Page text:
THE BOSTON GLOBE
Despite summery conditions that exacted a higher toll on the competitors who ran the bulk of the race during the afternoon, more than 97 percent (26,411) of the 27,211 starters completed Monday’s 121st Boston Marathon.
“I’m not sure how it can get any better than how anything went yesterday,” race director Dave McGillivray concluded at Tuesday morning’s wrap-up press conference, reporting that there were no major issues from start to finish. “Was it perfect? No. Was it as good as it gets or can get? Absolutely.”
The heat, which approached 80 degrees, created 6-8 percent more more medical encounters than usual with struggling runners, who numbered 2,596. Chris Troyanos, the event’s medical services coordinator, said that 958 were treated at the course’s 26 stations plus another 1,638 at the two finish-line tents and other locations. Twenty-eight of them were transported from the course to local hospitals, plus another 51 from the finish. Another 136 went to the hospital on their own after they’d been treated.
Of those, more than a dozen were kept overnight.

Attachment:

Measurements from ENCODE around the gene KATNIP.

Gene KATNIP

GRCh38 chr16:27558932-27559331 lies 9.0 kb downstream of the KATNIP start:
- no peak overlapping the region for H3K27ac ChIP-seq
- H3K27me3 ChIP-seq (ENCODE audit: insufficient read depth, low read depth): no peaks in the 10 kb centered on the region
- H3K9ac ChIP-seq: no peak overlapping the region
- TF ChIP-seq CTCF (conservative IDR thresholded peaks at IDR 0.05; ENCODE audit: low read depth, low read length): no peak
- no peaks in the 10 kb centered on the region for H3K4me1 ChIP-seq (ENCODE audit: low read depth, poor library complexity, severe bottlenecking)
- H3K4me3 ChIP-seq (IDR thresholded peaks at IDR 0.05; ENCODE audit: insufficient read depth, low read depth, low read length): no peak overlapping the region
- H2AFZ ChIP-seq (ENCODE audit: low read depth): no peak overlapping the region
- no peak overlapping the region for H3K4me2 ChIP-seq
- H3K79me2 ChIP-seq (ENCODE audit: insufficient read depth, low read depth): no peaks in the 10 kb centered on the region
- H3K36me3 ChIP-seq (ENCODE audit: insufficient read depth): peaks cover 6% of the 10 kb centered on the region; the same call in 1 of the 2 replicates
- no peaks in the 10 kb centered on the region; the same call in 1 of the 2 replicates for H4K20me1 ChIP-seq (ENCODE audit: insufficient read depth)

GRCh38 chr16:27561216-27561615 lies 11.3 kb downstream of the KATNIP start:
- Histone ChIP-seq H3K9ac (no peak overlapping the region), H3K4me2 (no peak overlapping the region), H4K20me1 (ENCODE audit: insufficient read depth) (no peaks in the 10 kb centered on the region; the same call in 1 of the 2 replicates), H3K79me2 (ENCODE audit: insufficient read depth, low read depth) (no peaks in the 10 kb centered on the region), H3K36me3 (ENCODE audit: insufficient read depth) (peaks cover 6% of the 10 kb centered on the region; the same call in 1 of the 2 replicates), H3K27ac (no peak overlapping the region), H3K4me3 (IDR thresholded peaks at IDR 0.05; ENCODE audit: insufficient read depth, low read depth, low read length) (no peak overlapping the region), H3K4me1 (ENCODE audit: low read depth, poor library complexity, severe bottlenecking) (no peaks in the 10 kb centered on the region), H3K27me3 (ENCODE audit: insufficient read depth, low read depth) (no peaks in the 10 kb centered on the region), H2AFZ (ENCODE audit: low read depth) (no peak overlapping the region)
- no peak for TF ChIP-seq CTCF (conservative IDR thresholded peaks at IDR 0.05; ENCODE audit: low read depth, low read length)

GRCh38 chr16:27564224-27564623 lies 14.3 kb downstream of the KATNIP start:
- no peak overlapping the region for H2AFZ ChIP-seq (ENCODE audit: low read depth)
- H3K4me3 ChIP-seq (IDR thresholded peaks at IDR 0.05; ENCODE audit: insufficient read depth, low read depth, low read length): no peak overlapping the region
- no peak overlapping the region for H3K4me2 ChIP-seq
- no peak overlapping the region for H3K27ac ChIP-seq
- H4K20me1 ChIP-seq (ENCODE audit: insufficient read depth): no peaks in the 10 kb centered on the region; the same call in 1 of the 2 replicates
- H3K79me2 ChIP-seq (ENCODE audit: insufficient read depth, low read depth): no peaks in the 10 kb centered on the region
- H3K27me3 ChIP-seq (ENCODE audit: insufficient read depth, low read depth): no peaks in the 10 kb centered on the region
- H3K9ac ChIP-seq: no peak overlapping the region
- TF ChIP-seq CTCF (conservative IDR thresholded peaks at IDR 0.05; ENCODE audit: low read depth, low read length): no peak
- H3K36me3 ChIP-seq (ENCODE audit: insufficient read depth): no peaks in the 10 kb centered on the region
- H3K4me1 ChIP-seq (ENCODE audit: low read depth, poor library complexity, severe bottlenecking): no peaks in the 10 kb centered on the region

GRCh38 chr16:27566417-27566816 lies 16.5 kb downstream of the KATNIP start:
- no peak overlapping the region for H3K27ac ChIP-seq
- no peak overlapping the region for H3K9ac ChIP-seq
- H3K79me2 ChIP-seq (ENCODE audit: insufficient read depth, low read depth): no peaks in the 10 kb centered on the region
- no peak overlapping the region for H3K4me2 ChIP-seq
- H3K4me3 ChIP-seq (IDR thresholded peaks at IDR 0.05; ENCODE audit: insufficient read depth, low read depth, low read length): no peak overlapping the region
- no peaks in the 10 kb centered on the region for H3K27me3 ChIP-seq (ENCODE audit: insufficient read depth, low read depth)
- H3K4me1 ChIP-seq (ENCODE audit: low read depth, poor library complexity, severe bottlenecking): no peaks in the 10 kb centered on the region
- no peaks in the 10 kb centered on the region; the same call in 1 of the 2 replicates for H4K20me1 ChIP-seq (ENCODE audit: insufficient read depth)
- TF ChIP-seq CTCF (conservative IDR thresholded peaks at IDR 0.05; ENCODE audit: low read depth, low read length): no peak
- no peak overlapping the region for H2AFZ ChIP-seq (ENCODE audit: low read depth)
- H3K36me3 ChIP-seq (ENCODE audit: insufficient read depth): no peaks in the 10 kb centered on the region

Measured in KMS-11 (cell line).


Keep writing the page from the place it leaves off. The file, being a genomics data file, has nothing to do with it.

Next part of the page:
“All of those runners are doing fine,” said Troyanos. “We had 22 people who came into the medical tent with exertional heat stroke, and that is definitely a medical emergency. We were able to treat them successfully and we did another 15 on the course.”
The Boston Athletic Association also presented its annual Patriots’ Award for “patriotic, philanthropic, and inspirational” qualities to Meb Keflezighi, who won the 2014 Marathon the year after the terrorist bombings near the finish line on Boylston Street.
“To change that to something positive on a Boston street, I had the great fortune that God gave me the strength to be the leader of that,” said Keflezighi, who finished 13th Monday in his final competitive Boston Marathon at 41. “To be here today to receive this award, it’s a journey that cannot be put into words.”